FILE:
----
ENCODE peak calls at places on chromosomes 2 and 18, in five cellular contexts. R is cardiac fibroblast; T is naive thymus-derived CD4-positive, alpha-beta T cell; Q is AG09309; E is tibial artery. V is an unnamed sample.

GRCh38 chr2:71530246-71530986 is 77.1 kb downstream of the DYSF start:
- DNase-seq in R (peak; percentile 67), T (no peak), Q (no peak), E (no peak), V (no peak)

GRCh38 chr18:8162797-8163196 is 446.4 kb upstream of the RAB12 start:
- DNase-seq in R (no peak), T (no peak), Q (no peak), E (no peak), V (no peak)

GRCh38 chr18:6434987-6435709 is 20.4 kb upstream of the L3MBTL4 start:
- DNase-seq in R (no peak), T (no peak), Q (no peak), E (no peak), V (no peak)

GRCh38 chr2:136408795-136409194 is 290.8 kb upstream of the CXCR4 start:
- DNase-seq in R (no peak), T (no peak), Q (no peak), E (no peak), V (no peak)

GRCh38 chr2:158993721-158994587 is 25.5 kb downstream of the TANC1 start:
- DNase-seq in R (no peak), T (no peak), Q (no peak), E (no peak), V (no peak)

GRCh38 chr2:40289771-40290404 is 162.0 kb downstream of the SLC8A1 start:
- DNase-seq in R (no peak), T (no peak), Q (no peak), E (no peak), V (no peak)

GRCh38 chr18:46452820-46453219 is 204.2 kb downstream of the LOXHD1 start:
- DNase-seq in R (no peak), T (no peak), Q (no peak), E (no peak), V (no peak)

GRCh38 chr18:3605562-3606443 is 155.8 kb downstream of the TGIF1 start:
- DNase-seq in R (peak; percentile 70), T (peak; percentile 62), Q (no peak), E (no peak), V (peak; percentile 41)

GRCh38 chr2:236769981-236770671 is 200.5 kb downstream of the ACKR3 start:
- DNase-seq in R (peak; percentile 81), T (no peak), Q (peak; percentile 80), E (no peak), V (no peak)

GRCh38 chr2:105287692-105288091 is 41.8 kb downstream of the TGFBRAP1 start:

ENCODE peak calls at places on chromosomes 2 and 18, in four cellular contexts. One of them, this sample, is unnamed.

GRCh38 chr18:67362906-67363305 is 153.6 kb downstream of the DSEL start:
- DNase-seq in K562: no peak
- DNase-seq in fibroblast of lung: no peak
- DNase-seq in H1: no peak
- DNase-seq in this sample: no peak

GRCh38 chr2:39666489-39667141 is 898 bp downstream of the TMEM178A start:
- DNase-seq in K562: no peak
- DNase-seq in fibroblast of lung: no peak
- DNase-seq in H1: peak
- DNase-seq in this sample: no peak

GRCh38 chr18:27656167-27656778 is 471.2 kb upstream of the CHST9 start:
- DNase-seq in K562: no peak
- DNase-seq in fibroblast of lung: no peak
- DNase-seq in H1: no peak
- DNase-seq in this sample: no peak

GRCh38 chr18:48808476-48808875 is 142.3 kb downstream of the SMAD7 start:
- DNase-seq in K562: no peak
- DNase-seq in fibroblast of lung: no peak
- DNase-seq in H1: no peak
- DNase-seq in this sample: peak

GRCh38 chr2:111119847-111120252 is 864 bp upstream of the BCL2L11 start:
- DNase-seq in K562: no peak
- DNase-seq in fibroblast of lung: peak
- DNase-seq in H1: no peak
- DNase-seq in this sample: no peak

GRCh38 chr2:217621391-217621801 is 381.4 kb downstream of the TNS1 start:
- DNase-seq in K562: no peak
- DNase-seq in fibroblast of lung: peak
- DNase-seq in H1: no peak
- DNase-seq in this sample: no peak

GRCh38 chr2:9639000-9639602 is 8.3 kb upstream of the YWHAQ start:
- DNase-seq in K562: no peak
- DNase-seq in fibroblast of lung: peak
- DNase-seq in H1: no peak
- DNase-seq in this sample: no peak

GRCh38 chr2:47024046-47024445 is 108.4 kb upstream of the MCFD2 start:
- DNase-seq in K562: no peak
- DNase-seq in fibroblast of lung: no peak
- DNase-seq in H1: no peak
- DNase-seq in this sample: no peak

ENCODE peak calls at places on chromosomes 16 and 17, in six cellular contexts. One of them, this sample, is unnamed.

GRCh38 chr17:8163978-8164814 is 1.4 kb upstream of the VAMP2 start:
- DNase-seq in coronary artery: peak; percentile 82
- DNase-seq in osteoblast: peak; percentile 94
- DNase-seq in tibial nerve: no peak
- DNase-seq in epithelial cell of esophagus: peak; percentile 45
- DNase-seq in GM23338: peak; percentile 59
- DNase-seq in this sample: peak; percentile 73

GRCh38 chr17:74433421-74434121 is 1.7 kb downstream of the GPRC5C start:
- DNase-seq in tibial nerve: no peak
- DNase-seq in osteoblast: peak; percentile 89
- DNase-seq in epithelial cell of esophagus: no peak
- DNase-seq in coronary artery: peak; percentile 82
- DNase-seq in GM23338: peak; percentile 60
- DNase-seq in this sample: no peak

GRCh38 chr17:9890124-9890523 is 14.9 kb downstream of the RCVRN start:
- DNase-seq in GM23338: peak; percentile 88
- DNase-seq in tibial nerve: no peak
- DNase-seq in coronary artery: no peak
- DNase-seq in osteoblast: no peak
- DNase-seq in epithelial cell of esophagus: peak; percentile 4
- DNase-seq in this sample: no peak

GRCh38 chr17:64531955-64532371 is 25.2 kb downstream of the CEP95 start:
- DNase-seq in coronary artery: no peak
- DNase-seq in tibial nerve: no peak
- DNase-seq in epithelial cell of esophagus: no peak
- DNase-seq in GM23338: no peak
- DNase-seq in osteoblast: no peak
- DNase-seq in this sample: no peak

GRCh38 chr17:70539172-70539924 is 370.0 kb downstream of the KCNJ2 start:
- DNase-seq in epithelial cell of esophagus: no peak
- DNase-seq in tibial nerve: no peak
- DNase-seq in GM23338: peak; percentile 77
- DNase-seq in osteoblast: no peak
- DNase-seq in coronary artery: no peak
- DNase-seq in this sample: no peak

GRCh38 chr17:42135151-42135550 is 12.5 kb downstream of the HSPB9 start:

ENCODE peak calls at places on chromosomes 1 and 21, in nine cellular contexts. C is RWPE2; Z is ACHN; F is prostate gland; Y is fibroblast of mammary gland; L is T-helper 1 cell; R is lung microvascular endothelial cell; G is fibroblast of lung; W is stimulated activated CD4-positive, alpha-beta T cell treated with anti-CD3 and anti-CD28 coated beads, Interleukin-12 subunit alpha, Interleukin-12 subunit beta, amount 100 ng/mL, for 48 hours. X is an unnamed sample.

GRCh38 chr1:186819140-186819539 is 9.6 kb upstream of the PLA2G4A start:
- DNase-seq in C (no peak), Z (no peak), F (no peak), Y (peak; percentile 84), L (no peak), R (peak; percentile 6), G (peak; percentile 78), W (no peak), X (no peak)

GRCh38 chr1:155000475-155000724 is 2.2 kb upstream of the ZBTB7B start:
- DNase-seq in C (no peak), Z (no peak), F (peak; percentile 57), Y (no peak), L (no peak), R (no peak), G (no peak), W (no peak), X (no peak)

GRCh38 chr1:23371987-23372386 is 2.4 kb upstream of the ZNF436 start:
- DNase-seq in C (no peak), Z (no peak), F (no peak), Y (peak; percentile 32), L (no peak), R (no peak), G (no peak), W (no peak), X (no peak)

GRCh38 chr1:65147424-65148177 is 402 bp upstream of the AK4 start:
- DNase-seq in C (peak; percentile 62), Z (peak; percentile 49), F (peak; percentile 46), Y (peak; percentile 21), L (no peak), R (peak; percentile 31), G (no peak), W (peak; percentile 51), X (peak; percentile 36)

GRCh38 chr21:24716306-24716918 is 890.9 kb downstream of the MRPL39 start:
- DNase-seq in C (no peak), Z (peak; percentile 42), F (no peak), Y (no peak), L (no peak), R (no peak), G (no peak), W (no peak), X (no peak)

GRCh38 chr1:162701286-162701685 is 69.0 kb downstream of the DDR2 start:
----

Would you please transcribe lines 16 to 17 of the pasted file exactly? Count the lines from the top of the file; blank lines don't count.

GRCh38 chr18:3605562-3606443 is 155.8 kb downstream of the TGIF1 start:
- DNase-seq in R (peak; percentile 70), T (peak; percentile 62), Q (no peak), E (no peak), V (peak; percentile 41)